Research conducted at Wageningen University & Research in the Netherlands and at the National Institute of Agricultural Botany (NIAB) in the UK has found that gene-editing technology CRISPR-Cas9 can be used to remove epitopes from gliadin protein in gluten.
Gluten, which is found in wheat grains, contains a mixture of glutenin and gliadin proteins. A majority of gliadins and a number of glutenins contain certain immunogenic epitopes that cause the allergic reaction responsible for coeliac disease in susceptible individuals.
In her PhD thesis, researcher Aurélie Jouanin identified that CRISPR-Cas9 technology, which can make precise changes in a plant’s genome, can edit out certain immunogenic epitopes.
Not all gliadins were edited out, and as a result the wheat plants were not classified ‘safe’ for coeliacs, but Jouanin developed methods to identify which genes had changed, and which ones still required modification.
Epitomes in baked products
Wheat gluten acts as a compositional protein, and as such, is used in a variety of foods to improve texture and consistency.
Baking quality is determined by gluten proteins, Richard Visser, chair and head of plant breeding at Wageningen University & Research, told FoodNavigator. “They form networks in which air can be trapped given the typical rising of wheat bread. When these proteins are taken out, or are lacking, the bread normally is much more compact, [for example] like rye bread.”
Jouanin’s research does not suggest that all gluten be removed from wheat, just the epitopes that can induce coeliac disease, he continued. “If the epitopes are taken out, or changed, then the gluten proteins will not trigger the immunogenic response and people suffering from the disease could eat all kinds of products containing this safe gluten,” said Visser.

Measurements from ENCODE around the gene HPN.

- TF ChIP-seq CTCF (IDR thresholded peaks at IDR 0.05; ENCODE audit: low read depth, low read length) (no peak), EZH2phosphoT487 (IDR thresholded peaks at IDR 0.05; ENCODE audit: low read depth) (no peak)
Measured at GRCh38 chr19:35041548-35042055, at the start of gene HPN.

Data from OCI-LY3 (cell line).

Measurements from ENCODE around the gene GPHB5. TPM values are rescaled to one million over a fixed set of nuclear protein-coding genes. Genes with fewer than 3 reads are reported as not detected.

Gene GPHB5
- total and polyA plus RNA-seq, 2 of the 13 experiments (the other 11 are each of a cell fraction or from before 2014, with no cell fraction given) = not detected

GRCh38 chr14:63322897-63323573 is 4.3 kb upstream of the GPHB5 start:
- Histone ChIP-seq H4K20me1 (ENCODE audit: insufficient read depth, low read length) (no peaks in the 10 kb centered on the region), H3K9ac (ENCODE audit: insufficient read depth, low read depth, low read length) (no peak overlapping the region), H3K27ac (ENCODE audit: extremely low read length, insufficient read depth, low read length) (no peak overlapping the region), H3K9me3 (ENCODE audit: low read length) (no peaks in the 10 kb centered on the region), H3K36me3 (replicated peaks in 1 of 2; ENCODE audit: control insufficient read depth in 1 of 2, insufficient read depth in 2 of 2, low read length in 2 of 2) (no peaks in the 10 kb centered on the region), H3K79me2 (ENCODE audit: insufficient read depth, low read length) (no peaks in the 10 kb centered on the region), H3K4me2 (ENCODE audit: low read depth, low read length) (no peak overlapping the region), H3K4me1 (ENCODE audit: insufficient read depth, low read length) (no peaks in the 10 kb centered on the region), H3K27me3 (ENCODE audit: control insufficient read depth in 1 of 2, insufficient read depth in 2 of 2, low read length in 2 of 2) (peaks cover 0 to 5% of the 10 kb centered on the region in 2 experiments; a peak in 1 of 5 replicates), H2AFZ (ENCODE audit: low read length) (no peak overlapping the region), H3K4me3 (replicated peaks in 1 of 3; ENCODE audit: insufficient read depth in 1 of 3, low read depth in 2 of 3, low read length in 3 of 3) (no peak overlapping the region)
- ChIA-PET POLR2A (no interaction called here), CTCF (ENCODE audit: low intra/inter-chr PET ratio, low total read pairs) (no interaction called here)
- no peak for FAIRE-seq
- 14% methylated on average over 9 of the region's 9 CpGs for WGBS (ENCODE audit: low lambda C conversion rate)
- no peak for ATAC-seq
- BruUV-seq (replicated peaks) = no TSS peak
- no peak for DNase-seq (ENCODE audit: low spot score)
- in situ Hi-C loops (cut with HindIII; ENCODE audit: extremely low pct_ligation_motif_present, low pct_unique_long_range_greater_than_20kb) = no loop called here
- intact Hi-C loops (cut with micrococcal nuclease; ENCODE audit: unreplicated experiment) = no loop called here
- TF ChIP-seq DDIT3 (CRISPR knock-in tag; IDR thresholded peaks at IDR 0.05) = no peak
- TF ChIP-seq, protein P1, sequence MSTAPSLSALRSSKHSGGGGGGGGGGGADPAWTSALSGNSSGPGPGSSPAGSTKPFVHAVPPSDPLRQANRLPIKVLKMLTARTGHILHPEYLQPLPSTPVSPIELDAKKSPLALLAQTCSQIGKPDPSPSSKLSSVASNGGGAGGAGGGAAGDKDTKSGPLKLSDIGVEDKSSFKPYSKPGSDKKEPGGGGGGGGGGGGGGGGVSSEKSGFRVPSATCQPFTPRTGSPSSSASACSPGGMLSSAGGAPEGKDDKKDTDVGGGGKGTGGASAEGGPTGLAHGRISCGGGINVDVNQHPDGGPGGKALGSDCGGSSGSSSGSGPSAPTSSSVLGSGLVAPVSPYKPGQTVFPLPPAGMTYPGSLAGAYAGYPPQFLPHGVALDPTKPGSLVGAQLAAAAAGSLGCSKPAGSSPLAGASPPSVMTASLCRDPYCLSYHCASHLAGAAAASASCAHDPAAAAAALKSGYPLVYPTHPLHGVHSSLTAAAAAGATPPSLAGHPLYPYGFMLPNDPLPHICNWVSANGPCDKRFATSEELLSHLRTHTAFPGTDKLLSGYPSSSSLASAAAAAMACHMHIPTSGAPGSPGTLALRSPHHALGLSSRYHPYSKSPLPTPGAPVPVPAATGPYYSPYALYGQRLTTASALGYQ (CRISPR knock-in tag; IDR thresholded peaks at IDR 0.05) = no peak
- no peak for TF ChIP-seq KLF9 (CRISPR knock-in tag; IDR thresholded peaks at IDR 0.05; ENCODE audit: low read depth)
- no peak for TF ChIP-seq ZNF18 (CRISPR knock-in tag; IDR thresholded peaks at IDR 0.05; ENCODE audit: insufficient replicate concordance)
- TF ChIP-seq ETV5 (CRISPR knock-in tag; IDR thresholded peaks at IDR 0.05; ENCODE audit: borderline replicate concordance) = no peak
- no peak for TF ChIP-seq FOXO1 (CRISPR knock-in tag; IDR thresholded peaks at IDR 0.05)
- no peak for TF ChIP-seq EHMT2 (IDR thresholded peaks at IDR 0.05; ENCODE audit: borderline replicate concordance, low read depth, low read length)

Gene-edited wheat a boon for Europeans?
Genetic modification has attracted significant attention of late in the EU. In July 2018, the European Court of Justice (ECJ) ruled that crops obtained by mutagenesis are classified as GMOs, as the techniques and method of mutagenesis alter the genetic material of a plant in a way that does not occur naturally.
Genetic editing using CRISPR-Cas9 technology involves removing part of the genetic code and proponents argue it is therefore similar to traditional plant breeding techniques. The genetic material of a GMO, on the other hand, uses genetic engineering to insert new code.
According to Jouanin, who has advised the European Commission revise its position on genetically-modified plants, the EJC ruling hinders innovation and responsible research.
Visser similarly acknowledged that the Commission’s stance prevents the development of gene-modified wheat for consumption. “Given the current situation in Europe, these wheat genotypes would not be allowed to be grown in Europe.”
“The whole issue surrounding gene editing needs to be settled in Europe and the products made with gene editing techniques should be allowed on the market, [in an alternative category to GM]”, said Visser.
“It still will require quite some work, but if these products will be allowed on the market at least imports can be taken up…
“In any case, the proof of principle is shown and companies in the US, where gene editing is allowed and not seen as GM, are already working on that,” he said.
‘An interesting development’ for coeliac sufferers
Jouanin’s research sparked the interest of Coeliac UK chief executive Sarah Sleet. “This is an interesting development with great potential to meet the gluten-free standard necessary for those people diagnosed with coeliac disease – a serious autoimmune condition.”
“However, currently the research shows that the edited wheat plants cannot meet that standard and are not suitable for people who must follow a lifelong strict gluten-free diet to manage their condition,” Sleet told FoodNavigator. “We will keep a close eye on the research as it develops.”
According to Bianca Rootsaert, director of the Dutch Coeliac Association, gluten-free wheat would be a great improvement in the quality of life of coeliac patients.
“It is very important for them that gluten-free wheat is clearly distinguished from normal wheat, and that requires a lot of attention to the ingredient declaration on packaging or sufficient knowledge to everyone who sells food," she continued.